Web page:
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Gainesville, Florida, April 20-27, 2010
I spent a week in Florida to seek dragonflies but oddly enough, I spent the week almost entirely indoors. I stayed in Gainesville, home of the International Odonata Research Institute at the Florida State Collection of Arthropods.
Over the course of this project I have been focusing on getting live specimens. It made the most sense, if you wish to show what a living dragonfly looks like you should have a live dragonfly to draw from. But I knew I could not possibly collect every thing I needed for the book. Luckily as an illustrator, I can work from different reference sources, combining them to make a consistent presentation.
Live dragonflies are best. I photograph them and make scans, and usually I get to retain the specimen to examine further. But absent a live specimen, I can use photographs and images that others have made. These can be useful to see living color and pattern. For accuracy of structure, proportion, and anatomical detail, I can reference preserved specimens. For this purpose, I went to Florida to access the IORI/FSCA collection of Odonata, one of the largest in the world. With over 300,000 specimens, it seemed like a good place to start.
I flew into Jacksonville, rented a car and drove to Gainesville. I wasn't going to meet with Bill Mauffray, the curator of the collection until the next day so I pulled out a map to look for a place to stretch my legs and ended up at San Felasco Hammock State Preserve. I saw a few dragonflies and butterflies, but nothing unusual. It clouded up and I headed back to the motel for the night.
The next morning, Bill showed me around the collection then left me to my work. Following my species list, I pulled out drawer after drawer of specimens. The names of the collectors were so familiar, the pioneers of American odonatology, the namers of species. Some specimens were decades old, 30, 40, 50 years and some, unfortunately looked it. A dried dragonfly is a fragile thing. I gravitated to newer specimens when possible. They tended to be better preserved, often with more pattern. By far I scanned more of Ken Tennessen's specimens than those of any other collector. His extensive travels, active net, and unusual care taken in preparing the specimens, made them a pleasure to examine.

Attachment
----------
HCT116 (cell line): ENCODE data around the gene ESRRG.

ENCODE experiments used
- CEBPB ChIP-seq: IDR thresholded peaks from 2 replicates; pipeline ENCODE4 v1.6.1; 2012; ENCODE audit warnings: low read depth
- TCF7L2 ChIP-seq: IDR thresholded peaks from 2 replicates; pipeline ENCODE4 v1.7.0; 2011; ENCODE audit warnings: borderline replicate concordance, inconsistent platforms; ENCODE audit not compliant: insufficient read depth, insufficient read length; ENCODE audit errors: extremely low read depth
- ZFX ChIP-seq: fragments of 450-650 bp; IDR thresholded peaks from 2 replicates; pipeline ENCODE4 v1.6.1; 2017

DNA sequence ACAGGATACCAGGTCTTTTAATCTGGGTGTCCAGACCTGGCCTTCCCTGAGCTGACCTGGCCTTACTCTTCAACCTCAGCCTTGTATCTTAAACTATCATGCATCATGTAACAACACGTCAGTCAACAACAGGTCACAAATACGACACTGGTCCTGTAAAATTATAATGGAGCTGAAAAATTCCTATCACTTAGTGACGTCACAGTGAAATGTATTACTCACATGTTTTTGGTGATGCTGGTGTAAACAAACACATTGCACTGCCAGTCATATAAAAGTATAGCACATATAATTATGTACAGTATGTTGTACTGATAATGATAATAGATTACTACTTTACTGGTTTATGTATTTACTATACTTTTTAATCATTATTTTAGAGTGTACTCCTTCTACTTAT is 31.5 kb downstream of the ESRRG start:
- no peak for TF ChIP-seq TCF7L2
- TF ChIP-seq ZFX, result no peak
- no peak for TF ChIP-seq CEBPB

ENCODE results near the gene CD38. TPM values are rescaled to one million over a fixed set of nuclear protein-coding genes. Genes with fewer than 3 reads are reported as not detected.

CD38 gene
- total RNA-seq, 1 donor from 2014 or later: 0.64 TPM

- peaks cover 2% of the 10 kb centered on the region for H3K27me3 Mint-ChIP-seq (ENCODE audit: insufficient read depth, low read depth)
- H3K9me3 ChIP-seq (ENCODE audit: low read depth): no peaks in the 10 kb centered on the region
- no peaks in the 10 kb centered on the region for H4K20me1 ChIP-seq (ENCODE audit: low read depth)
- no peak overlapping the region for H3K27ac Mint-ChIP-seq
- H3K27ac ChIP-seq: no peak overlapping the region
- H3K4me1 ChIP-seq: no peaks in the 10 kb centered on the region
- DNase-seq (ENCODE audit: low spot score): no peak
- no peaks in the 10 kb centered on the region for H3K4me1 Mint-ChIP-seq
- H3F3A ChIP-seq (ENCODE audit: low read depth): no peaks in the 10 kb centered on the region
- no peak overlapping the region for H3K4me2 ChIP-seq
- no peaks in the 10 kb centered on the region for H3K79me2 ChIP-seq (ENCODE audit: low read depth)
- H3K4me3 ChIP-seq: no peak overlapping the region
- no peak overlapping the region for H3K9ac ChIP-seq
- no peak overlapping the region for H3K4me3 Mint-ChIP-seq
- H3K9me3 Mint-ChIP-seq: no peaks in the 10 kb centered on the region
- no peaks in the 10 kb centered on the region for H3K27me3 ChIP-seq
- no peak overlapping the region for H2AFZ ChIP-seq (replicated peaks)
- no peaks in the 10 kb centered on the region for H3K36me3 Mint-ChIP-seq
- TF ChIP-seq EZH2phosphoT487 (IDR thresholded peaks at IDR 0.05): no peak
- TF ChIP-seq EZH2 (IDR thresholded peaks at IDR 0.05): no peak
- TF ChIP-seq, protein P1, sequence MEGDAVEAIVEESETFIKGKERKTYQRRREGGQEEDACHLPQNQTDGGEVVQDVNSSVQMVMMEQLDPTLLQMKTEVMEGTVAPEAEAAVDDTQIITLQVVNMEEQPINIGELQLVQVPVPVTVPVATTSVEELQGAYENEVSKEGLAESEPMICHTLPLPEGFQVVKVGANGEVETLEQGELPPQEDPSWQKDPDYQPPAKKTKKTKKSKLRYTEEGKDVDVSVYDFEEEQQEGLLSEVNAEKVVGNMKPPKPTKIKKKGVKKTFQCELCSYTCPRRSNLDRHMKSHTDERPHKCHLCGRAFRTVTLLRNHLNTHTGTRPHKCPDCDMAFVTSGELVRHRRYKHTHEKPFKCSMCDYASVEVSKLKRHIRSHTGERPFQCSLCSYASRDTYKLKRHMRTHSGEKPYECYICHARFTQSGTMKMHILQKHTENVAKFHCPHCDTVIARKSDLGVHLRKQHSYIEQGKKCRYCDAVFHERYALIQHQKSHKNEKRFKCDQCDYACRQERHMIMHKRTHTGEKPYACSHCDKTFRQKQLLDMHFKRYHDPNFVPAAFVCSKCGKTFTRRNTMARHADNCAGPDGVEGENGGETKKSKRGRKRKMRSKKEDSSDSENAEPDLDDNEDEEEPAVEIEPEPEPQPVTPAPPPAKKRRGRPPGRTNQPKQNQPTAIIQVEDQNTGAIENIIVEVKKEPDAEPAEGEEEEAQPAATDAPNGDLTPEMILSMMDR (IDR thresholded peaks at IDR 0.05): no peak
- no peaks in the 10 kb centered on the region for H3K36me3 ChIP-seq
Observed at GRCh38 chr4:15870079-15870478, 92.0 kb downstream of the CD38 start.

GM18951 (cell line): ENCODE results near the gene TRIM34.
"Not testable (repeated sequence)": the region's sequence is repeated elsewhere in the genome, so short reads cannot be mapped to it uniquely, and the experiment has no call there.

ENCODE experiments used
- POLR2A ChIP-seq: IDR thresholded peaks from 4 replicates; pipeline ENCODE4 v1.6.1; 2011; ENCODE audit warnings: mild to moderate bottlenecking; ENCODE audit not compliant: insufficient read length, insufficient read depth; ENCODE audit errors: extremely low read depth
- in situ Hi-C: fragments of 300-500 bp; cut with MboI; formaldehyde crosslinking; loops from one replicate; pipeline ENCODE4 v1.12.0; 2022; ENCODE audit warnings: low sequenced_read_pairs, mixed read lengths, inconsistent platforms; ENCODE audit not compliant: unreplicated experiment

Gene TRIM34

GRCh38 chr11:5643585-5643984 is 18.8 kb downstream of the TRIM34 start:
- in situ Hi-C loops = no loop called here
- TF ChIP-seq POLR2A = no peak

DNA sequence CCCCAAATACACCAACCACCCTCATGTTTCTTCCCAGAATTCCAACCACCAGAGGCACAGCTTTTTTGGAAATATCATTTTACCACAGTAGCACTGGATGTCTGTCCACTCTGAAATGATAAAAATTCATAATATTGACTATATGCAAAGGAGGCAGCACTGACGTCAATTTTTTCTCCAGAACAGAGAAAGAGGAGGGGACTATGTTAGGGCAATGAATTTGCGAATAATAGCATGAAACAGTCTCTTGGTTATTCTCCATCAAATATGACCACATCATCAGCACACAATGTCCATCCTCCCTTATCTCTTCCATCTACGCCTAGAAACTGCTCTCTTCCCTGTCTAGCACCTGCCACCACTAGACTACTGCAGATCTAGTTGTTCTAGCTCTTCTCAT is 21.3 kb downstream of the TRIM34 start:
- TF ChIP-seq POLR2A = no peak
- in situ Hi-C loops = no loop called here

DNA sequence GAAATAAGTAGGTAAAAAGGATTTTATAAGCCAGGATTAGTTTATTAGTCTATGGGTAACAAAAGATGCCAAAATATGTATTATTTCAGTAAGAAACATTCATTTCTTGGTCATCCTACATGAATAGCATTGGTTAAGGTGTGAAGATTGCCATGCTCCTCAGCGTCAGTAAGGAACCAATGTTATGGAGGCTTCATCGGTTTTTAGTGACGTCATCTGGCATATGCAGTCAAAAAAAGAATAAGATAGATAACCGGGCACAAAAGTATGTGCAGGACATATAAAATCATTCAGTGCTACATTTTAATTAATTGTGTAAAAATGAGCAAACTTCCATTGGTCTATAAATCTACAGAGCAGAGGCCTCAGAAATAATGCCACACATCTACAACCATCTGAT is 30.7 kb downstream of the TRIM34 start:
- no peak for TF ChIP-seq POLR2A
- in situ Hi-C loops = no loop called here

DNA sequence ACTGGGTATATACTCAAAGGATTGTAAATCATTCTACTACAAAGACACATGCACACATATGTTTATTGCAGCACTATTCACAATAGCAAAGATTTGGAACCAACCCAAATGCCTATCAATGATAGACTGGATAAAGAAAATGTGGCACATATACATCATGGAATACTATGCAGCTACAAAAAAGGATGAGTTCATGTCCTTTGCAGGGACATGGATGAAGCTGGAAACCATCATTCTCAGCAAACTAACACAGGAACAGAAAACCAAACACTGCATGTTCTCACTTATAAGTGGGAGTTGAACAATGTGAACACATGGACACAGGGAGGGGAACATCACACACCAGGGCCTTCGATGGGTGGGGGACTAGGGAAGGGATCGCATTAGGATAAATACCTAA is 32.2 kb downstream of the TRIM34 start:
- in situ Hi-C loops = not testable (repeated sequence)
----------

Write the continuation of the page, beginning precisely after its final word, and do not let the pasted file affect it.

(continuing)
Over the week I scanned and photographed about 300 dragonflies. It was slow. It was not fun. The first couple of days I worked at the collection, but knowing weekend access would be limited I asked Bill if I could take specimens back to the motel to do the imaging. This worked better for me, I could go late into the evening without worrying about being locked in and I could flop on the bed whenever I needed to. The weather for the week was hot and sticky but I only went outside to exchange specimens and to get something to eat. Gliders (Pantalas) flew over the neighboring Burger King parking lot. With the occasional downpour outside, I slowly worked my way through my list. Still at the end of the week there were a few names left, mostly females that the collection did not have. In a couple of cases there was a specimen but not in a usable condition. I'll need to track down more specimens elsewhere.
While I enjoyed seeing species I have not seen in life, the work was grueling and monotonous. Being stuck inside a motel for days was maddening. However it was undoubtedly one of the most productive and important weeks of the project.
Many thanks to Bill Mauffray